Hallac said the Park Service would also be open to accepting dredged material at another severely eroded area along Roanoke Sound in Fort Raleigh National Historic Site. The county is currently working with consultant Ken Willson with Wilmington-based Aptim Coastal Planning & Engineering of North Carolina Inc. on locating a disposal site to use for the planned Manteo channel project. Shoaling in the channel has prevented the state-owned representative 16th century sailing ship Elizabeth II from leaving Manteo harbor for its annual maintenance, which was last done in early 2016.
In a discussion with Willson, who called in to the meeting, he said that the area Hallac is referring to would require pumping the sand along the shoreline for 3.5 miles from the dredge.
“It might be cost-prohibitive with the budget we have,” Willson said.
An alternative that would instead truck the sand was suggested, but Hallac said that would not be possible.
Willson said that other disposal sites were still being considered, including areas near the Elizabethan Gardens, CVS in Manteo, or on property owned by relatives of the late Andy Griffith, who had lived on Roanoke Island.
The state allocated about $2 million last year for the project. Willson, who was hired by Dare County to handle the permitting, said the process has been “straightforward.” But progress is being held up by the disposal issue, he said, and it’s probably not feasible that it can be resolved in time to meet the next dredge window.
“We’re looking at starting in Nov. 2020 instead of Nov. 2019,” Willson said.
The disposal concern was also addressed by Coley Cordeiro, coastal infrastructure program manager with North Carolina Division of Water Resources, who gave a presentation on shallow draft navigation issues. Of most interest to the panel was an update on the state’s new effort to manage dredge material disposal sites. The first step, she said, was to map all the disposal areas in the state, whether state, federal, local or private.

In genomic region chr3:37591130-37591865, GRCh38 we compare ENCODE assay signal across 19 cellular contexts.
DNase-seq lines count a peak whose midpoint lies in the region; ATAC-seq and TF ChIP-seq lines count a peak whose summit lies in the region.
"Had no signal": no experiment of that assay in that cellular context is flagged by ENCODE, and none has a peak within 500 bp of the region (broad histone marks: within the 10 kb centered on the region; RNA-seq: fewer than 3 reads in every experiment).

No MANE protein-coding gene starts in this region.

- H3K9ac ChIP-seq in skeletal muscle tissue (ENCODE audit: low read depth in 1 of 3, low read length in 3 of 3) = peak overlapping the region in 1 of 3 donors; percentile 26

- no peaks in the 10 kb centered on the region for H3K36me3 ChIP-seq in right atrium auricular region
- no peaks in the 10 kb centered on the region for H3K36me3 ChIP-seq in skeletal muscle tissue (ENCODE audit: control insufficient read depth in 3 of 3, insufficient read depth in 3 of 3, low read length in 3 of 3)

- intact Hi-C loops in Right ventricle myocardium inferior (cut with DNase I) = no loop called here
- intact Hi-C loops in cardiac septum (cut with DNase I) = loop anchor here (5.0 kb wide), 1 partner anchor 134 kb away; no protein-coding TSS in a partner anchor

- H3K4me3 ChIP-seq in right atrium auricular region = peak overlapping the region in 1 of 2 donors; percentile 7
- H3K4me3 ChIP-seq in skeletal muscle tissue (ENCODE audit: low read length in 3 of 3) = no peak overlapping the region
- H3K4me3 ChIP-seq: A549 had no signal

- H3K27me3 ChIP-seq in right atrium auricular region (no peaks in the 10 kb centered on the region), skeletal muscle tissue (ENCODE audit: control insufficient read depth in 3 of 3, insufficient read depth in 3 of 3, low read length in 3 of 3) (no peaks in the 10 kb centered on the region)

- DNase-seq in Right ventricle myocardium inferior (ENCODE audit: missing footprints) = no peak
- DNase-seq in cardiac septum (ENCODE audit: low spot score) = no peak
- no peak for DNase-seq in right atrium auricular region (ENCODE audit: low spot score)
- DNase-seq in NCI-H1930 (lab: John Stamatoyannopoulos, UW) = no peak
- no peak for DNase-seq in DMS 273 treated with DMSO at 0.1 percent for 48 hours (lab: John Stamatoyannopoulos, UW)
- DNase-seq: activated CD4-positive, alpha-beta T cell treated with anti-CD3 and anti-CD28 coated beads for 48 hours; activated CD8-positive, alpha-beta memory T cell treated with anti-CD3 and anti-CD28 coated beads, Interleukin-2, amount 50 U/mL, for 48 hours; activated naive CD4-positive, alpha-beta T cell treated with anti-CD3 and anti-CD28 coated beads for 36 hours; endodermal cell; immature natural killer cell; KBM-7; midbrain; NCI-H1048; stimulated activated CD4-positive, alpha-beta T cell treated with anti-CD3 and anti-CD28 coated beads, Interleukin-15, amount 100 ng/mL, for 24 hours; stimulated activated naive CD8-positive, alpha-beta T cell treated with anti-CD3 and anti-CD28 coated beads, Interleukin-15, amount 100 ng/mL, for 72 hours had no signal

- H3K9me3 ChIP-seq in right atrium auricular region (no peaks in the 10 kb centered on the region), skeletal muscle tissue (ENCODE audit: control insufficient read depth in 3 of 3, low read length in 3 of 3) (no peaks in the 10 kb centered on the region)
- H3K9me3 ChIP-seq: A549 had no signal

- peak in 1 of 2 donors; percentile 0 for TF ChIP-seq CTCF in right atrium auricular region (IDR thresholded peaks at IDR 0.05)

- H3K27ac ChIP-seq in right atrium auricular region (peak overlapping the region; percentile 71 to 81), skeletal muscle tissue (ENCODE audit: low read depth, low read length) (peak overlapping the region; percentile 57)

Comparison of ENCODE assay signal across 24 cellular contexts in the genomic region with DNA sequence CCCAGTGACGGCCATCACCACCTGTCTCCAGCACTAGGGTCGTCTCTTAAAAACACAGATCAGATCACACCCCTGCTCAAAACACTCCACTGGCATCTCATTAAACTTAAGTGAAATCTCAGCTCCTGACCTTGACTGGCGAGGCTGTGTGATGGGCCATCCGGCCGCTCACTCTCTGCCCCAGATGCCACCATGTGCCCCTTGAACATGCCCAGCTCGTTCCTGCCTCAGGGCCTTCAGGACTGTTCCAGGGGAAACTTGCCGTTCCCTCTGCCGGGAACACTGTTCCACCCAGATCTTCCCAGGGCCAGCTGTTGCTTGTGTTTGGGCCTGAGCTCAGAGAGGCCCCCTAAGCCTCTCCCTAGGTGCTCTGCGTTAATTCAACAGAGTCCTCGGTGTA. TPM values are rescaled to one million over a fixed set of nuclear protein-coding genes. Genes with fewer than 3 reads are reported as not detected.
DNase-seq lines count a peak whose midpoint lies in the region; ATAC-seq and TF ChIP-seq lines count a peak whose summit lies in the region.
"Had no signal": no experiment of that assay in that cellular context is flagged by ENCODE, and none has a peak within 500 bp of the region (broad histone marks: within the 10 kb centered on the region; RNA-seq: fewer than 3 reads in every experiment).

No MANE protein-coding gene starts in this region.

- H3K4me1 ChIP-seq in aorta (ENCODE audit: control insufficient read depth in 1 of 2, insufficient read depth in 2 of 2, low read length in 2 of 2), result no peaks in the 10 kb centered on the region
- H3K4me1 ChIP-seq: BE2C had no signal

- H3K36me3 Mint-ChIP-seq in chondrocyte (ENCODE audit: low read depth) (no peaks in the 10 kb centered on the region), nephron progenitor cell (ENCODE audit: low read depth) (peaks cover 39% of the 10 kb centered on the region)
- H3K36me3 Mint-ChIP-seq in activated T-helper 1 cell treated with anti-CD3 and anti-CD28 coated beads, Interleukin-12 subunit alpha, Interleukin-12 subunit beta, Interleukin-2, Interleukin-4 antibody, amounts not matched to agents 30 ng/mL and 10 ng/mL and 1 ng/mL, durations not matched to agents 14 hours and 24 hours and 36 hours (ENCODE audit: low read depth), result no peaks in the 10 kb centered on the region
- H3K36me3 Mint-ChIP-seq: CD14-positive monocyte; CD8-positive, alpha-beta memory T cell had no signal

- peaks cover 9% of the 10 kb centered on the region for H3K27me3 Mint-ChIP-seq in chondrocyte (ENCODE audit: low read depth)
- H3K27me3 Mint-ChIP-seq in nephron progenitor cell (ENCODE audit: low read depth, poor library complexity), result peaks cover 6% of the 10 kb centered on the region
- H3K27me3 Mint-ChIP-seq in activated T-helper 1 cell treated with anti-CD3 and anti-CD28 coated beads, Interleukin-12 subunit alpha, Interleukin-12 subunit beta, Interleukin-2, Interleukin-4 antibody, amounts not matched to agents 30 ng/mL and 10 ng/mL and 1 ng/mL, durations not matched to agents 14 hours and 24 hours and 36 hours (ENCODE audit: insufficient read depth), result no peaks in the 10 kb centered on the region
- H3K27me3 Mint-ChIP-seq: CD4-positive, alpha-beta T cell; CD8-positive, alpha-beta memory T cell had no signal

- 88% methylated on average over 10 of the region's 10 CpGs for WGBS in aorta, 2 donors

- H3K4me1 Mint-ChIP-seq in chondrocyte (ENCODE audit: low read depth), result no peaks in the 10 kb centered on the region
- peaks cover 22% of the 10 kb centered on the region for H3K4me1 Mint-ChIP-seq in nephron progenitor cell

“The map is operational now,” Cordeiro told commissioners. The state intends to eventually make it available for users to access online, she added.
Inadequate disposal areas for dredged material – whether overfilled or eroding sites or nonexistent or poorly located sites – has been a growing problem statewide for years. But when the Corps of Engineers restricted access in 2017 to its disposal areas, the problem became a full-blown crisis.
Cordeiro said that the proposed plan also would document current capacity, current needs and current capacity needs of disposal areas. The scoping project, which will include consultation with the Corps, is the next step in what is expected to be a 2-5 year process, she said.
“There are several state agencies that are involved in this situation,” she said. “I always say, you can’t have a navigation project without a disposal site.”